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Written by Erica DeLana, Vibe Field Staff on January 08, 2021
Winter can still be an awesome time to slay some bass atop your fishing kayak while the majority of other anglers hang up their gear and leave prime fishing spots to you. That is, if you have the right fishing kayak, the right gear and know how and where to use them, since presentation of baits is even more key in the colder months, as is safety.

While northern states are pretty locked in ice in January and February, down here in northern Georgia where the temps can get down to the 20s, there are still places to fish for bass during the winter in open water.

A good fishing kayak has really opened up the waters for me and gets me to skinny places of water where fish hide and lay-up that I never could with a bass boat. Prime fishing areas that most would have to pass by with a boat are absolutely fishable with a stealthy, stable and fast fishing kayak like either the Vibe Shearwater 125 or the Sea Ghost 110.

Whether it's on the ocean, lake, river, or competing head-to-head in a tournament in any weather Mother Nature throws at me, either of my fishing kayaks gets me on top of the big ones faster, and makes it super easy to bring them in. My Shearwater's Summit Seat Perch gives me a full 16-inches off the water, which truly makes for ultimate sight fishing.

Regardless of frigid temps, I prefer kayak fishing smallmouth bass during the winter months. This time of year, fish tend to school up and the fishing kayak allows you excellent access to them. Most of the year they're scattered around, but in winter you can take advantage of them all huddling together. Even so, it can still be tough to locate them, and when you do, it's then all about presentation, presentation, presentation.

First, when it comes to locating fish in cold waters, I look for areas that will retain heat – like thinner water in sandy areas, or logs or other underwater structure, or rocks and boulders which absorb the sunshine. All these structures will retain heat even in colder water. All bass are cold-blooded, so they'll only expend enough energy as the water temps will allows. When temps are low, bass will move less. As water temps go up, bass activity will increase.

In the winter months, currents will also play a large part in locating smallies, which are typically found hanging out adjacent to current areas, only moving into faster waters to feed when they must. More often in the winter, smallmouths will congregate along slacker water areas near current seams and eddies. An angler who has some skill at sight fishing will notice the seams and ripples on the water surface and know that's a place where fish could be hiding along the seams.

It's tougher to gauge where troughs are located along the bottom, where currents run slower, but groups of fish can sometimes be found huddled in these currents which often have warmer temperatures, and also provide natural cover.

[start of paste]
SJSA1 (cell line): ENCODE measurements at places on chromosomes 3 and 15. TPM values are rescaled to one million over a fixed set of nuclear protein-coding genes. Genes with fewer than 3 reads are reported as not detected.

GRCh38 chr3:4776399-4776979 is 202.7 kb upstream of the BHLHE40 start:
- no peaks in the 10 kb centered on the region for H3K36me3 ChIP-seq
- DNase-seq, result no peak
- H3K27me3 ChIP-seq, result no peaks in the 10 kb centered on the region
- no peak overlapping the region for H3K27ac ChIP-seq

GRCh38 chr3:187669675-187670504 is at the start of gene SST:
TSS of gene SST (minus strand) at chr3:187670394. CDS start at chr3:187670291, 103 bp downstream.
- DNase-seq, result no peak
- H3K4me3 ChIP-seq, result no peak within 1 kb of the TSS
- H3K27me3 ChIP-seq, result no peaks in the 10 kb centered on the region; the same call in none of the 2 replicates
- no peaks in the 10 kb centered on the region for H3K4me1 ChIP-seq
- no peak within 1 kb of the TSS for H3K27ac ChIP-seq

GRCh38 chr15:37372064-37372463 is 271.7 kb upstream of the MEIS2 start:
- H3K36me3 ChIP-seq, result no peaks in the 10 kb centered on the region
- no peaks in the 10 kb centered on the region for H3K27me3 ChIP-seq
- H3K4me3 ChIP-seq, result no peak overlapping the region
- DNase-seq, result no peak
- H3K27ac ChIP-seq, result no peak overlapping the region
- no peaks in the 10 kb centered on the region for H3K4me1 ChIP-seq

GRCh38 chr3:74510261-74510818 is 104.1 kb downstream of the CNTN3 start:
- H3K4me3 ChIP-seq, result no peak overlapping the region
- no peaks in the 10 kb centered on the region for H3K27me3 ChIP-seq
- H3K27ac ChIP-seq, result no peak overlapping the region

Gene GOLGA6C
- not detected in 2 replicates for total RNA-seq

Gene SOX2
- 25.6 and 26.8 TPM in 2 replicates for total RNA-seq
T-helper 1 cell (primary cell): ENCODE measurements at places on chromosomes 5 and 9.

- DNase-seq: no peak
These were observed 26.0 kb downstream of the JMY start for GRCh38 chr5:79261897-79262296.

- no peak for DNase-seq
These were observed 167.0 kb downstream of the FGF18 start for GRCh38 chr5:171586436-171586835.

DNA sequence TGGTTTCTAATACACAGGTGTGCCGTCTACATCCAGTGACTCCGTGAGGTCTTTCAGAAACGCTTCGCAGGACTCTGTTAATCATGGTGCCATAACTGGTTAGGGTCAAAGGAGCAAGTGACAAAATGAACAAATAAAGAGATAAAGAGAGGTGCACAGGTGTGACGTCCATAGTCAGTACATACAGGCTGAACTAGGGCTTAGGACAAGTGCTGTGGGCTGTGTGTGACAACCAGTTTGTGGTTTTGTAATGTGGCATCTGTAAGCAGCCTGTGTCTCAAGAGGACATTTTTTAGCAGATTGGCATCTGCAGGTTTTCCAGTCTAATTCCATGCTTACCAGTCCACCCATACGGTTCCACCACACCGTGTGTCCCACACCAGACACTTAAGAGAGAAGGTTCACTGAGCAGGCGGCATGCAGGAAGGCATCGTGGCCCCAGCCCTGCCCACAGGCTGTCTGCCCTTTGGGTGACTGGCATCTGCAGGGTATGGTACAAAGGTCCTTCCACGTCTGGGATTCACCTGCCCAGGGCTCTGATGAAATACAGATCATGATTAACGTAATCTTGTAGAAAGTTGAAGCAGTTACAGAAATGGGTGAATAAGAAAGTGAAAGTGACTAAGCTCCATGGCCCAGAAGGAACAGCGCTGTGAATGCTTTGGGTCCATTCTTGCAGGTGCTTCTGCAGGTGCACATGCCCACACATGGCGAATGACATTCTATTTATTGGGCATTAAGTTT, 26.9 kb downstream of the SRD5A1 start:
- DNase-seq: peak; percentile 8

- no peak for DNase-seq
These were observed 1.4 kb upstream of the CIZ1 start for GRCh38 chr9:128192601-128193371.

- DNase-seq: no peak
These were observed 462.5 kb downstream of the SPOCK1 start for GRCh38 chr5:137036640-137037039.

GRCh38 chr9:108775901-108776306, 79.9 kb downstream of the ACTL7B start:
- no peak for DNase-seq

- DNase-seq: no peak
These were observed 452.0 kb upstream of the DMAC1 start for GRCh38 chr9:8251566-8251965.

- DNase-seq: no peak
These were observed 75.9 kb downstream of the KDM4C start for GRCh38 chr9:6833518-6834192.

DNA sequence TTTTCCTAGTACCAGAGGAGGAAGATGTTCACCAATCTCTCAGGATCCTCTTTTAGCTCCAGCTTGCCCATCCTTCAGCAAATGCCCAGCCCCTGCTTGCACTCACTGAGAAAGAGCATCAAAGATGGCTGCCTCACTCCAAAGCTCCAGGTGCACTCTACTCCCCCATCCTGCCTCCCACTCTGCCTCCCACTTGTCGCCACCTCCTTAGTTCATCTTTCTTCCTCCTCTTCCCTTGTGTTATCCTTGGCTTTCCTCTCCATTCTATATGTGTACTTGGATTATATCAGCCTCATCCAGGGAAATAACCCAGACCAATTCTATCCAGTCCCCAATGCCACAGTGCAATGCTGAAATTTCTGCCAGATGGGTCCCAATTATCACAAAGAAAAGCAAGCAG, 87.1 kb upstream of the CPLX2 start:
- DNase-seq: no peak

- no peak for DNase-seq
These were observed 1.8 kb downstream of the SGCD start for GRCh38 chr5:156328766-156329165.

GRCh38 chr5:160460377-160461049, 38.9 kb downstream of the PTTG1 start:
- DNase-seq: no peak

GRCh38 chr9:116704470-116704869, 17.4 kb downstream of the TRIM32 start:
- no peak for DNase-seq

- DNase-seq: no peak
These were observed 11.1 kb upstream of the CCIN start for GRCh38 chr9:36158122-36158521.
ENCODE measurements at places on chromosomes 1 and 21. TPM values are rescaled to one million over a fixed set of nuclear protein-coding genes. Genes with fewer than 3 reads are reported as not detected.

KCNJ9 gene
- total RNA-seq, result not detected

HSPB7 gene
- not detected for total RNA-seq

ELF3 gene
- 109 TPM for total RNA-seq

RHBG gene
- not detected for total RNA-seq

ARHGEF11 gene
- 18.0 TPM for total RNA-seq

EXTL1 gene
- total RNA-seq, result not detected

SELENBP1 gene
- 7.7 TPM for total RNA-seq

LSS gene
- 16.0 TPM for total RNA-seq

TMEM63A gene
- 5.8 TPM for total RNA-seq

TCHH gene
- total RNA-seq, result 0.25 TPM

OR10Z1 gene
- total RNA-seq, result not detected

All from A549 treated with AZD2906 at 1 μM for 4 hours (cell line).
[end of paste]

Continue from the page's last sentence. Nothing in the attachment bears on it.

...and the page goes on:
Once you've found the bass, then it's about presentation. In the winter months, there's not much that's hatching, so the bottom is going to have nymphs, baitfish, or leeches, and not much moving fast, so you have to pay attention to retrieval speed. You want the presentation to be what's in the water, and how it's likely to move. So, you want something like a minnow with a split-shot placement that fits the current and gives a long, slow float that runs right in front of the fish's nose so that it has no choice but to take a bite.

Live bait can often deliver greater success when it's very cold, but when the temperatures spike a bit, then artificials, like a tube jig fished slowly along the bottom, can deliver great hook ups, as can jerkbaits twitched with very long pauses.

The key in wintertime is to work all baits a lot slower than you would in spring or summer, and no matter where you go out on the water in the colder months, pay even more attention to kayak fishing safety.

Safety should always be your first priority whenever you are out on the water. Traversing different waters in winter can be dangerous.

Having a super stable and premium quality fishing kayak like the Shearwater, or either the Sea Ghost 130 or 110, which resist tipping, allow you to more easily stand when you need to, and have lots of storage areas to keep electronics weather-tight, hold cold weather gear, dry bag, and anything else needed. That’s where you start. Then it's making sure to always having a PFD, a warm jacket in the storage hatch, a dry bag filled with extra clothing, and your cellphone and matches tucked into Vibe's weather-proof electronics pod.

So just get out there and get yourself some bass! Forget that it's a little cold, find yourself a warmer-water spot near a water treatment plant or power plant, and practice your kayak positioning, your perfect drift, and test your baits in new ways. You just might find that you've a lot less competition at this time of year, and get a real buzz off cold weather fishing.

Good vibes and tight lines!